Business Day | 7 July 2010
South Africa: Free-Trade Agreement With China Not on Cards
Johannesburg — SA WILL not pursue a conventional free-trade agreement with China as this is not in the interests of the country, Trade and Industry Minister Rob Davies says.
If it were to make a conventional free-trade agreement with China, SA would not be able to compete with that nation’s economies of scale.
In an interview with Business Day from China yesterday, Mr Davies said SA was not at a developmental stage to initiate discussions on a free-trade deal with one of the fastest-growing economies in the world.
"There’s a structural disadvantage with our economy that we need to address" before considering a China free-trade deal, he said.
China is the third-largest economy in the world after the US and Japan. It also has the largest population in the world, with about 1,3- billion people.
These factors offered a huge return on investment for companies seeking to penetrate that market.
SA established full diplomatic relations with China in 1998 in a calculated move to realise the potential economic benefits from that market. China forced SA to downscale its diplomatic ties with Taiwan as a condition for normal diplomatic relations with Beijing.
Mr Davies is on a trade and investment promotion visit to the Chinese city of Shanghai, where SA is one of 48 African countries participating in Expo 2010 Shanghai.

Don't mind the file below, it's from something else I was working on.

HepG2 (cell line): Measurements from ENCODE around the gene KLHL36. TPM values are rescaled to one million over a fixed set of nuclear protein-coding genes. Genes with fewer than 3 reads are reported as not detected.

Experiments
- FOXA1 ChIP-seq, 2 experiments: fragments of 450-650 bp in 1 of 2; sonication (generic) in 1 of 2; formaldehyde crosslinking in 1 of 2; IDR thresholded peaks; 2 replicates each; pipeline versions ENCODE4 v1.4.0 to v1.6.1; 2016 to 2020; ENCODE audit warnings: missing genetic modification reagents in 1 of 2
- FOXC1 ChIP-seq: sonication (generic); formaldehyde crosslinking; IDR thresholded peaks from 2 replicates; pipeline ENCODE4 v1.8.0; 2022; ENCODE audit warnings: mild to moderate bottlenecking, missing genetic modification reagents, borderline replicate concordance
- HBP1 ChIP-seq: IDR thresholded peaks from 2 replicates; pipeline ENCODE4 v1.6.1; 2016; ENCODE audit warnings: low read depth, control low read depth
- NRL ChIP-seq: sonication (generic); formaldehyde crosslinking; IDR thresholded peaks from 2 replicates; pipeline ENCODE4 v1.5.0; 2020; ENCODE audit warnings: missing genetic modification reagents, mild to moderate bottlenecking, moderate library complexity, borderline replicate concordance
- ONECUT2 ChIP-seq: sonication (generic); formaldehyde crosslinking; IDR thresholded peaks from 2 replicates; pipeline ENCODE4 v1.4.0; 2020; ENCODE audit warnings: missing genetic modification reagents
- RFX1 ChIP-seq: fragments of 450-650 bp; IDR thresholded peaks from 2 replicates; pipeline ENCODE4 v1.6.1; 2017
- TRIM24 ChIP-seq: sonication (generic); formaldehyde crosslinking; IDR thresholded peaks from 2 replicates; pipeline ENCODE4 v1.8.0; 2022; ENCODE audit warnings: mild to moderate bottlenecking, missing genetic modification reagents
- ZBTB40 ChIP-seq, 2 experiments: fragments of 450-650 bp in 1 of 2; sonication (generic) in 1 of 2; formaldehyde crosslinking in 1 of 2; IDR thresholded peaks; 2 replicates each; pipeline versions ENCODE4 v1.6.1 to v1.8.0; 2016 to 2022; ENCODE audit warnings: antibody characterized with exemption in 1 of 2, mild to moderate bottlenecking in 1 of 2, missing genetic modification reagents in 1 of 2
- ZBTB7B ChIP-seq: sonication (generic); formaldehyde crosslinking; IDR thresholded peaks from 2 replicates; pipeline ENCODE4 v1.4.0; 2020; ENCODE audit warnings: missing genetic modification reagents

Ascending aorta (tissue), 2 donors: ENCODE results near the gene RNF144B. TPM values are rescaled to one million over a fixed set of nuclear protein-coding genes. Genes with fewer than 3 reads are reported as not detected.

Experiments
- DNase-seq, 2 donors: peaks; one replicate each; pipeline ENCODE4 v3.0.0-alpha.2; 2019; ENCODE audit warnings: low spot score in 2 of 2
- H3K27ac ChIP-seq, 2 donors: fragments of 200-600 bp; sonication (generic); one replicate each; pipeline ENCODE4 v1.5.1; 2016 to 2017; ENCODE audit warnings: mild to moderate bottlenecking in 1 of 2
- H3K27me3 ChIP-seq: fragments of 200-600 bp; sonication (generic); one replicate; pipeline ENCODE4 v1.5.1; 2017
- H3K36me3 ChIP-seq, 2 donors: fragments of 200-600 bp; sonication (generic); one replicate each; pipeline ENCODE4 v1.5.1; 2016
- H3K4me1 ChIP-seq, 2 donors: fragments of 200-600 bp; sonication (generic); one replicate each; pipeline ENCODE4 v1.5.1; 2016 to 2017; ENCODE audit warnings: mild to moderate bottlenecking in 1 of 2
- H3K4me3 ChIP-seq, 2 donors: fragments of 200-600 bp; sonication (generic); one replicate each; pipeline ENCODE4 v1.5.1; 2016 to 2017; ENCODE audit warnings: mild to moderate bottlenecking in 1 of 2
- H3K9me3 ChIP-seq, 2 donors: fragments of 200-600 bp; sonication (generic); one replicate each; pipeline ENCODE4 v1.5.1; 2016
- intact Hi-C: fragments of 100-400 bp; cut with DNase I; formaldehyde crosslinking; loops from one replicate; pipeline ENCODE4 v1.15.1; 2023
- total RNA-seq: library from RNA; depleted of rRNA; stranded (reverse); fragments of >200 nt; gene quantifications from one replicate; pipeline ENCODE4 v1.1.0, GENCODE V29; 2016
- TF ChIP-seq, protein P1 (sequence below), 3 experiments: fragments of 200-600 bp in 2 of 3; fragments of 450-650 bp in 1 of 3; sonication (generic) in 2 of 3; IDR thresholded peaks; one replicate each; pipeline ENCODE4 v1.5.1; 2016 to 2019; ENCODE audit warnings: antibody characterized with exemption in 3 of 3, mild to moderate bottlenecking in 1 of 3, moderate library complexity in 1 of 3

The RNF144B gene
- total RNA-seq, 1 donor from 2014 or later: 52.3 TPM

The huge trade fair presents an opportunity to market and profile SA as a leading investment destination on the continent.
Thirty high-profile executives from SA’s mining, metals and capital equipment sectors have accompanied Mr Davies on the three-day official trip. This included a delegation led by Limpopo’s MEC for economic development and tourism, Pitsi Moloto.
SA also intends to use the visit to Shanghai to learn more about China’s mineral production beneficiation process.
Ebrahim Patel, senior vice-president of the Middelburg Chamber of Commerce and Industry, said: "SA’s business has a lot to learn from the manufacturing models in China. I think we should emulate the Chinese model as they are now the top trading partner with SA."
Mr Patel has urged SA’s trade unions to educate their members to subscribe to the ethic of a "higher- production labour force" if SA was to compete with China.
Mr Davies said that the Shanghai expo would depict SA as a modern and vibrant economy.
SA’s pavilion at the fair has so far attracted 1-million visitors since the event began in May. The Shanghai Expo ends in October.